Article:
savvy navvy explained

savvy navvy Explained

A question we get from people new to savvy navvy is,

Sounds good, but how's it different to what’s already available?

You might be wondering the same thing, so let me try to explain.

You’re right in thinking there are a wide range of apps and services available on the market which offer a broad spectrum of sailing-related data (charts, wind etc). Often they’re targeted towards a particular type of sailor and their functionality increases in line with the skippers experience, as does the learning curve, the complexity and its price! If you dedicate time to really learning how they work then they become hugely powerful tools, but it does take time.

Now I’d hazard a guess and say that most of us come under the “cruising” category, and by that I mean boat owners and charters. We may take part in the occasional race but in general cruising is what we do. So what does a typical cruiser need in terms of tools and data to say, plot a route to that nice marina up the coast? The most obvious is charts. No skipper worth their salt will cast-off a single line without carrying paper charts onboard. No matter how much we rely on technology, we must all carry “analogue” fall-backs. Most of us will also have electronic charts as well either on our smartphones, tablets or chartplotters. Then there’s wind and weather data which can be found pinned on the marina notice board, on the VHF, downloadable as GRIB files, or offered as an app. If you’re in a tidal area, you’ll need tide tables and even if not, you’ll probably want swell and wave data.

So you’re easily looking at half a dozen different data sets, which you now need to piece together to create a route, and answer questions like: what’s the best course for the predicted wind, how long will the route take, what charted hazards must we avoid, what time should we leave to arrive before dark, do I trust my calculations? Worse still, the combinatorial effect of all this data means it becomes difficult to answer some crucial questions;

“If the wind is 15kt at this location at 1pm, then I can probably get to that location at 3pm, but at that point there is a swell of 3 metres there, so maybe I want to instead go to this other location first, but the wind there will drop at 4pm, so I might not get to the marina by nightfall… Oh and the tide will turn at 5pm… ugh”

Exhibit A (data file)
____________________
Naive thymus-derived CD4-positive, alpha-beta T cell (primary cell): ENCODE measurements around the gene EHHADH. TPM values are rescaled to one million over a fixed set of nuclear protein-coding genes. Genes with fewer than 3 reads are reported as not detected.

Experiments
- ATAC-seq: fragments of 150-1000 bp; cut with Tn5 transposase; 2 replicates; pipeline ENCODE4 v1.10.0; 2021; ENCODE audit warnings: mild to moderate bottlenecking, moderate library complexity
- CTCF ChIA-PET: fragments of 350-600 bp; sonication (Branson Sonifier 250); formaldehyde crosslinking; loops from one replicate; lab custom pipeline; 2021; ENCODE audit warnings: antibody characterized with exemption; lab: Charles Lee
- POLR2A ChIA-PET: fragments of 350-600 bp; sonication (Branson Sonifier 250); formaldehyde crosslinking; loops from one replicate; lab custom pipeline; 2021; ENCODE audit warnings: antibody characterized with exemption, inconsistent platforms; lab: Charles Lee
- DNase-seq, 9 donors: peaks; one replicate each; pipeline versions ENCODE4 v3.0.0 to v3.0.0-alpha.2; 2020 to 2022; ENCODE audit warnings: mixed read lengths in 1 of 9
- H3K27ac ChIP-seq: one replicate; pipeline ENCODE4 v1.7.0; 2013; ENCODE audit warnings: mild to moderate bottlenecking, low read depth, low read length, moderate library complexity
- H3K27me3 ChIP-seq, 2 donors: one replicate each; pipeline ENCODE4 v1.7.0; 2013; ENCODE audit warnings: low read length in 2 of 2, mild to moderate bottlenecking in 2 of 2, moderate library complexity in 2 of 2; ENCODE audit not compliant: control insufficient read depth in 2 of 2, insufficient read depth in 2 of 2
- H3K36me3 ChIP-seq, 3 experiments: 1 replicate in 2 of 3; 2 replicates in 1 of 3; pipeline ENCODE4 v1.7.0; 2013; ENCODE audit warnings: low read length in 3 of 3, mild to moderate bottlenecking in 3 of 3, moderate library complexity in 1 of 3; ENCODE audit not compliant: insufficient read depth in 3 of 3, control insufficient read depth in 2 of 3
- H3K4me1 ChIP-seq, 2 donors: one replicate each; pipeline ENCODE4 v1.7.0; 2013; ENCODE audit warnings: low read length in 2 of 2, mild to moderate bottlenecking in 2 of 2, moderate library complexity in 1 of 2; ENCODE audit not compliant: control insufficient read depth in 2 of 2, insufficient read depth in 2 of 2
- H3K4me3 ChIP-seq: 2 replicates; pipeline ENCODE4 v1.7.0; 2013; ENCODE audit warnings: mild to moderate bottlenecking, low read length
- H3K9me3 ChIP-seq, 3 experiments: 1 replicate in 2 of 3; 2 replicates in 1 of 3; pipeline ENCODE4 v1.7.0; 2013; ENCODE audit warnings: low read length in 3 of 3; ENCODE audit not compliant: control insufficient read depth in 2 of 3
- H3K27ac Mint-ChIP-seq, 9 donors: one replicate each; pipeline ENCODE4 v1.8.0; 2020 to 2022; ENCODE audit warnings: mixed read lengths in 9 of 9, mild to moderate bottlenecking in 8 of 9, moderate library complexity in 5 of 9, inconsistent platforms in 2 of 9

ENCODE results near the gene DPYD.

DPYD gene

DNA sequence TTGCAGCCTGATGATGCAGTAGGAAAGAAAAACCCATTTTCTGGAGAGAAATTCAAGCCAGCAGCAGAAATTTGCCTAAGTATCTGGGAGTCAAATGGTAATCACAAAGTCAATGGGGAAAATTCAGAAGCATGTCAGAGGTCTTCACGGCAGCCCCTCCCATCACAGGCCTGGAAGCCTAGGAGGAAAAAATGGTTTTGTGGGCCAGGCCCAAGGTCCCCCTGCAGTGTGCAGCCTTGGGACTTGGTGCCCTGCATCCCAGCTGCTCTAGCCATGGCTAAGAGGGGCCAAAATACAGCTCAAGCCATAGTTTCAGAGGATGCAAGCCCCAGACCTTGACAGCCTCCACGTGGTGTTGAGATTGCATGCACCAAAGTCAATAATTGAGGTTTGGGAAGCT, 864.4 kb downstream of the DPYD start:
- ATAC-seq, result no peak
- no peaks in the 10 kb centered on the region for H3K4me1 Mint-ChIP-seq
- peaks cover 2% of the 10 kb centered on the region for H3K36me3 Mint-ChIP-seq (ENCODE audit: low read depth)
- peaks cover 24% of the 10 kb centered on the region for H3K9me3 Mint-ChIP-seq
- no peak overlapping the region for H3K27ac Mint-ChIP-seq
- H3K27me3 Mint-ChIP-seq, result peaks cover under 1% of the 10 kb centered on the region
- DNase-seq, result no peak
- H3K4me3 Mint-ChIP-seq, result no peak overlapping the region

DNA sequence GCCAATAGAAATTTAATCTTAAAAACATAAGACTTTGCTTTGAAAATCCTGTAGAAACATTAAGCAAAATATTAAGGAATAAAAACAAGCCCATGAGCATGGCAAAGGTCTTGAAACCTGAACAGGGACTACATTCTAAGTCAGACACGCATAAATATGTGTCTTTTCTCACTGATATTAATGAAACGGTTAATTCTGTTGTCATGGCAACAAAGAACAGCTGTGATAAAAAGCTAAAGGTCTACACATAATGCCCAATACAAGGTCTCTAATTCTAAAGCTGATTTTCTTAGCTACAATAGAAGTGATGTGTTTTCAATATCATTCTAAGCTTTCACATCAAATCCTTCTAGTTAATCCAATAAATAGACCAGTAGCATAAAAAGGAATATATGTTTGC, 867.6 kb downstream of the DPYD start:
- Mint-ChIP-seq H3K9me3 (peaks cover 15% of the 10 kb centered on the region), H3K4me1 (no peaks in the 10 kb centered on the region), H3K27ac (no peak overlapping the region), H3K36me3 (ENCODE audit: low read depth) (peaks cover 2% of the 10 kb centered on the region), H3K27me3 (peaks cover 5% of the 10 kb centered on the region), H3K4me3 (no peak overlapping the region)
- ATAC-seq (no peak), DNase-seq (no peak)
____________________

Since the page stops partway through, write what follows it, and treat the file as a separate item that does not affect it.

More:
Even for seasoned sailors this can take time, be a bit of a chore (especially when the rest of the crew are in the pub) and for some it can still be a bit daunting.

In fact, doesn’t it remind you a bit of how planning journeys used to be before Google Maps? A trip to visit Great Aunt Sally would involve needing walking directions on a map, a bus timetable, a train timetable, figuring out the transfer times, and finding a phone number for a taxi at the other end. Today with Google Maps you can plan the entire journey door-to-door, with real time traffic information, in two clicks, in under ten in seconds.

We believe planning a sailing trip should be just as quick and simple, which is why we created savvy navvy. Think of us as Google Maps for sailing, or as the only navionics alternative on the market. Like Navionics we have a web app that you can use online (web app - savvy navvy).

Instead of real time traffic information, we gather real time weather forecasts, tidal streams, ocean currents, sea state information and combine that with official Hydrographic Nautical chart data, to give you a couple of routing options you would probably have spent hours figuring out yourself.

Our current version accounts for wind and charted shallows for various countries, with a premium service offering tidal calculations to come later on. Give it go and sign up today!

Inspired to get out on the water? Try savvy navvy free today.

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